How to Close the Gap between Finance and Urban Climate Action
Local governments will be crucial in keeping the world on a global development pathway that limits the increase in global temperatures to 2 degrees Celsius (°C) above pre-industrial levels.
At COP21 ICLEI presented the Transformative Actions Program (TAP), a global and ambitious collaboration of 29 organizations, that selected 120 local climate action projects from 87 cities and regions in 41 countries, ranging from waste management and reforestation to ecomobility and low-carbon development. The full list of TAP projects is available on our online TAP Platform.
Based on the TAP projects applications, and a literature review on public finance for climate actions, ICLEI is releasing today a Gap analysis report that aims at identifying the main barriers for local and subnational climate action to access public climate investment (primarily in the form of funds and loans from multilateral development banks).
The “Gap Analysis Report: Closing the gap between finance and urban climate action” can be found here.
The report will be one of our key contributions to the HabitatIII Thematic Event on financing urban development, hosted by Mexico City Government on 9–11 March 2016.
Implementing all 120 TAP projects will require a total investment of at least 9 billion US dollars, in which the share for cities and regions in developing countries constitutes 42% of total (around $3.8bn), an amount that triples the total financing secured by the Green Climate Fund in its 2015 portfolio.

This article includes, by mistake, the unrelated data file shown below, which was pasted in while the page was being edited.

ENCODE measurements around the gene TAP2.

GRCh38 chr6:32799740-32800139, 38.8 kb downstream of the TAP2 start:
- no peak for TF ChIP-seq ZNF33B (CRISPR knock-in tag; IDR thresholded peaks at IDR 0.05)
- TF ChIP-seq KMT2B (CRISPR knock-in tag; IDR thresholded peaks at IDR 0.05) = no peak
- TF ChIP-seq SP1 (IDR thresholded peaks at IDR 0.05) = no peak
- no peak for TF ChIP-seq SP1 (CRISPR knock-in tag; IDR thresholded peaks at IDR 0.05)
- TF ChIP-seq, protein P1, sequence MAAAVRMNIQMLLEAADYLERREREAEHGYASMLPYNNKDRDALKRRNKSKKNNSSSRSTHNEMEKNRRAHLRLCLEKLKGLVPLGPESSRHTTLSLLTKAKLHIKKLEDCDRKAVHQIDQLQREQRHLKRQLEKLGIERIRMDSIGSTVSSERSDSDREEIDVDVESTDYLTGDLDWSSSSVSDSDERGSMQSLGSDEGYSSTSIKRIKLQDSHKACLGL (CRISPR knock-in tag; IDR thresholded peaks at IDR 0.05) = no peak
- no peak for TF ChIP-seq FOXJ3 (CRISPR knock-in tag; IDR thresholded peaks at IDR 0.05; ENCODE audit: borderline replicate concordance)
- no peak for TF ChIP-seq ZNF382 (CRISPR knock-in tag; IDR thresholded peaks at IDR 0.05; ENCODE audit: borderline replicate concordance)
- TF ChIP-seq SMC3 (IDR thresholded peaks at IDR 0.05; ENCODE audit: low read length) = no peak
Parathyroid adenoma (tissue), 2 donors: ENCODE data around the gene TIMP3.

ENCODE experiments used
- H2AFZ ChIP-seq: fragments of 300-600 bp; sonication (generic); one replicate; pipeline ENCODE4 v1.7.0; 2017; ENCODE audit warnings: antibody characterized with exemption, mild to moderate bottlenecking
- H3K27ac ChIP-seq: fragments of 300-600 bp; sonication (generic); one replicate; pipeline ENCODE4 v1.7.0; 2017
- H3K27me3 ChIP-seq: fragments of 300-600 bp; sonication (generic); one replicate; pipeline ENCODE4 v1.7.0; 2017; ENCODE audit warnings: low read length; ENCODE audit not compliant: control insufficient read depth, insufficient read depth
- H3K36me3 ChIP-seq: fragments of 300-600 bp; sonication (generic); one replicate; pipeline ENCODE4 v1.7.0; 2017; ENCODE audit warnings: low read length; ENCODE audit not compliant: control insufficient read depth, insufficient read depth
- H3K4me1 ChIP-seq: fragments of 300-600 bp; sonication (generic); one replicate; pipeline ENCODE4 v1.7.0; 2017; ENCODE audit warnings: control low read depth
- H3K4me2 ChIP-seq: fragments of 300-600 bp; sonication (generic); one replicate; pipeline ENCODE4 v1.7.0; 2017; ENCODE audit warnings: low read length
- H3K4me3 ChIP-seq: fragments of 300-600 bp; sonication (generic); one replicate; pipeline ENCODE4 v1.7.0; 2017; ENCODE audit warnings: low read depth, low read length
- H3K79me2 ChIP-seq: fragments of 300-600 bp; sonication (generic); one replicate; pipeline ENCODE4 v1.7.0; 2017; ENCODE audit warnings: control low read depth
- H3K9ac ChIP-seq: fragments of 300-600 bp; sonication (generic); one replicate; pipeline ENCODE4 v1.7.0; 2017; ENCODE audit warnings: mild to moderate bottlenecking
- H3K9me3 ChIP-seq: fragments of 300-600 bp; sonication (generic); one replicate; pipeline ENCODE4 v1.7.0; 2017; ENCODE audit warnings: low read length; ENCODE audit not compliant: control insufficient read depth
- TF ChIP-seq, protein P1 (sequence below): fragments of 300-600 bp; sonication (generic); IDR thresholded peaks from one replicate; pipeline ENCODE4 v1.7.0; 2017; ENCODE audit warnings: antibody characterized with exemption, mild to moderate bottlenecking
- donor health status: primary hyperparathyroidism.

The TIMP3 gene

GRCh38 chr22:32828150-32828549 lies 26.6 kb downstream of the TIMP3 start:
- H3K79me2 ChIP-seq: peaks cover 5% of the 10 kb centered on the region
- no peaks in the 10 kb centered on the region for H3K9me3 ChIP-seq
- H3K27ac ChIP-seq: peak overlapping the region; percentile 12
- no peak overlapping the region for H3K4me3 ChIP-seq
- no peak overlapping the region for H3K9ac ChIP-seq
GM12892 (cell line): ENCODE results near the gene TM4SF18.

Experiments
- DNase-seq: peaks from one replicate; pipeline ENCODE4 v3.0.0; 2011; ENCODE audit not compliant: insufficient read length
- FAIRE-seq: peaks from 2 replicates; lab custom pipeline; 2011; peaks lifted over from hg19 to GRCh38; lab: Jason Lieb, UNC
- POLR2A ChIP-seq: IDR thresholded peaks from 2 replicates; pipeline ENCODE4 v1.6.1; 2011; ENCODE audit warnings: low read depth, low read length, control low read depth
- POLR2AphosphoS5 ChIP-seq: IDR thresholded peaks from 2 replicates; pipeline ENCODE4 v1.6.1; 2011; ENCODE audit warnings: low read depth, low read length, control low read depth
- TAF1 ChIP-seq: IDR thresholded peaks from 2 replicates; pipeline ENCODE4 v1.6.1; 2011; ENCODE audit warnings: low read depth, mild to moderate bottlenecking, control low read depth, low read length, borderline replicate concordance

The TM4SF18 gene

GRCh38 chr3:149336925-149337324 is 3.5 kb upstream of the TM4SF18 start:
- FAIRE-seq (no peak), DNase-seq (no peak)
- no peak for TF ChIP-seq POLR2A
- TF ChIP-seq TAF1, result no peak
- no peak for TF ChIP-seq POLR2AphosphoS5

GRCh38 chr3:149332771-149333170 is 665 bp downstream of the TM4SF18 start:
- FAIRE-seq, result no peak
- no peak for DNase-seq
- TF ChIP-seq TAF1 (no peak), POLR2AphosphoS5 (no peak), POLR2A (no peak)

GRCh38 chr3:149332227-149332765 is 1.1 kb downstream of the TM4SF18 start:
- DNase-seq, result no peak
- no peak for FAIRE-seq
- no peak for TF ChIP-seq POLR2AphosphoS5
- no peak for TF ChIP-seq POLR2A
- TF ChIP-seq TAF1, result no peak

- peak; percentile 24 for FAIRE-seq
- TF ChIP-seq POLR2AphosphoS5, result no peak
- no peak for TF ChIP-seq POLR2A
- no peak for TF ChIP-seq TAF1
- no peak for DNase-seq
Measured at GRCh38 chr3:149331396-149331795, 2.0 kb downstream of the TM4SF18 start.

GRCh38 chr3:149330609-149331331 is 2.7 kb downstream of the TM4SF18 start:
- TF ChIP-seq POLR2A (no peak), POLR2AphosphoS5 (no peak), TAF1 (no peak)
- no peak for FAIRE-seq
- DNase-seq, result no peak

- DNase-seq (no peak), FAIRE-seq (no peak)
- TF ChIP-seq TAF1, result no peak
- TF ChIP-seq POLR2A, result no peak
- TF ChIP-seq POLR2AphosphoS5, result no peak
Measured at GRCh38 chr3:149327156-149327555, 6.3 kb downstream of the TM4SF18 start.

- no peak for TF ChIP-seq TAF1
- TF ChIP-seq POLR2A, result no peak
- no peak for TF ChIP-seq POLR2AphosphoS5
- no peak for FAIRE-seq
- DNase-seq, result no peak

Scaling up climate finance efforts towards transformative actions of ambitious local and subnational governments is therefore paramount, if global community is committed to ensure success for the implementation of the Paris Climate Agreement and other Sustainable Development Goals, including Goal:11 on sustainable cities.
On the other hand, the Gap Analysis Report identifies several barriers for local and subnational governments to effectively implement sustainable transformative projects: namely, the decentralized information about finance resources; the complexity of project selection criteria; and the lack of specialized staff in local governments to prepare project finance profiles.
Local and subnational governments with transformative sustainable projects need a platform where all financing agencies transparently provide their project identification and selection procedures with unified assessment criteria.
In the meantime, grants and subsidies should be used to raise awareness and build capacity in local and subnational governments. Intensive training should be carried out to benefit all local and subnational government staff for identifying, prioritizing transformative sustainable actions and preparing project finance materials.
The Gap Analysis Report is part of the Low Carbon City Lab — Unlocking the climate action potential of cities (LoCaL), a Climate- KIC flagship program.
The report was realized in collaboration with South Pole Group, WWF and Gold Standard.
Originally published at www.iclei.org.